This dissertation in part studies the anaerobic degradation of 1,1,1-TCA under methanogenic conditions and concludes that 1,1,1-TCA and degradation product 1,1-DCA are destroyed, but chloroethane is not.

1,1,2-Trichloroethane

Review of bioremediation approaches indicates that 1,1,2-TCA is subject to anaerobic biodegradation (Ferguson and Pietari 2000, Lorah and Voytek 2004) but does not degrade readily under aerobic conditions (HSDB and ATSDR 1989).

References

Anaerobic Transformations and Bioremediation of Chlorinated Solvents
Ferguson, J. and J.M.H. Pietari.
Environmental Pollution 107(2):209-215(2000)

The anaerobic degradation of TeCA provides examples of reductive dechlorination, dehydrochlorination and dichloroelemination. A lab study using anaerobic sludge that had been fed chlorinated compounds showed that TeCA was transformed to four products and that these were further transformed, suggesting that it might be possible to degrade TeCA to innocuous products. 1,1,2-TCA was one of the degradation products. View abstract

Degradation of 1,1,2,2-Tetrachloroethane and Accumulation of Vinyl Chloride in Wetland Sediment Microcosms and In Situ Porewater: Biogeochemical Controls and Associations with Microbial Communities
Lorah, M.M. and M.A. Voytek.
Journal of Contaminant Hydrology 70(1-2):117-145(2004)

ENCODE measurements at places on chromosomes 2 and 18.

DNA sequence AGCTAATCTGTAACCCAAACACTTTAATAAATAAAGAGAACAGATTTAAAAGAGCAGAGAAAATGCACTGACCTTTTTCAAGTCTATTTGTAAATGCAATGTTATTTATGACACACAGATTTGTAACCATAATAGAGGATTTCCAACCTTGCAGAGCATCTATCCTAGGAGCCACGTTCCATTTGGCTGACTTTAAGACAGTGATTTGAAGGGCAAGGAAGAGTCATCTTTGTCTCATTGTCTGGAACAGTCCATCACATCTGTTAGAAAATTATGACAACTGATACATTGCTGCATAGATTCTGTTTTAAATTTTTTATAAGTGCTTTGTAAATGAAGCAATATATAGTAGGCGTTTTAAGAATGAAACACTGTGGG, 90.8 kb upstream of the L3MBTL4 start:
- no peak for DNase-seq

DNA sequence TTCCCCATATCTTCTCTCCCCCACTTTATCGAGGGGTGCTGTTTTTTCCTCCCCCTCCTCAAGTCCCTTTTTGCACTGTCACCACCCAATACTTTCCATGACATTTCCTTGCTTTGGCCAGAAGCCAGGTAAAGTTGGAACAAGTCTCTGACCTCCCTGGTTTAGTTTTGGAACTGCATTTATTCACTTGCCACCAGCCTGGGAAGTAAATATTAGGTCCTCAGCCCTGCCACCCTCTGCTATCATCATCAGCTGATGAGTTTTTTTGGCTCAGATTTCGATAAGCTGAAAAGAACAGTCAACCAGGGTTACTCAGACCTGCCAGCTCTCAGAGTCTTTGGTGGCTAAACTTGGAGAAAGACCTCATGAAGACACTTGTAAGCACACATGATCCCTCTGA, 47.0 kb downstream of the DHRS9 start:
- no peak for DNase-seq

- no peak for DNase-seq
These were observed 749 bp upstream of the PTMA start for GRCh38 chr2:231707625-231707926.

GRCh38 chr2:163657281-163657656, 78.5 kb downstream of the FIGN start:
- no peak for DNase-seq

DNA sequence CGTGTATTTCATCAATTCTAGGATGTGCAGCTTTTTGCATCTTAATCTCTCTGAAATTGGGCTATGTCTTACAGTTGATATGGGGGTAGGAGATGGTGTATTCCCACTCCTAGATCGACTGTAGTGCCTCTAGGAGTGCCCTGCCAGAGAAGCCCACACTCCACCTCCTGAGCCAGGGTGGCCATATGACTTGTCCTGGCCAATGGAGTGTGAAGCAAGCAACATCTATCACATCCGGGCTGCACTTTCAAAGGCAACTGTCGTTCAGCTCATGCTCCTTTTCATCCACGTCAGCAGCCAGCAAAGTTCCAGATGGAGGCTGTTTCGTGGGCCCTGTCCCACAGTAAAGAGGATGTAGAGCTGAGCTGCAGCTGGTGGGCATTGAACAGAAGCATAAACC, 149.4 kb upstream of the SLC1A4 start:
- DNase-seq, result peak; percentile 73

This paper investigates the degradation of TeCA and 1,1,2-TCA under different anaerobic conditions. View abstract

Toxicological Profile for 1,1,2-Trichloroethane
Agency for Toxic Substances and Disease Registry (ATSDR), 120 pp, 1989

1,1,2,2- Tetrachloroethane

Review of bioremediation approaches indicates that 1,1,2,2-TetCA can be degraded under anaerobic conditions; however, without a suitable mix of microbes, vinyl chloride will accumulate (Jones et al. 2006, ATSDR 2008). The compound might degrade under aerobic conditions, but the evidence is mixed (ATSDR 2008).

References

Characterization of a Microbial Consortium Capable of Rapid and Simultaneous Dechlorination of 1,1,2,2-Tetrachloroethane and Chlorinated Ethane and Ethene Intermediates
Jones, E., M. Voytek, M. Lorah, and J. Kirshtein.
Bioremediation Journal 10(4):153-168(2006)
View abstract Description of WBC-2 Culture

Toxicological Profile for 1,1,2,2-Tetrachloroethane
Agency for Toxic Substances and Disease Registry (ATSDR),258 pp, 2008

1,1,2-Trichlorotrifluoroethane

Review of bioremediation approaches indicates that under anaerobic conditions, TCTFE is readily degraded by microbial action to chlorotrifluoroethene, a vinyl chloride analog (van Agteren et al. 1998, Bagley et al. 2004, HSDB); however, the compound does not degrade readily under aerobic conditions (HSDB, Reinhard and McCarty 1993). Cometabolic degradation of TCTFE to various lower halogenated compounds by Pseudomonas putida under anaerobic conditions has been observed (van Agteren et al. 1998).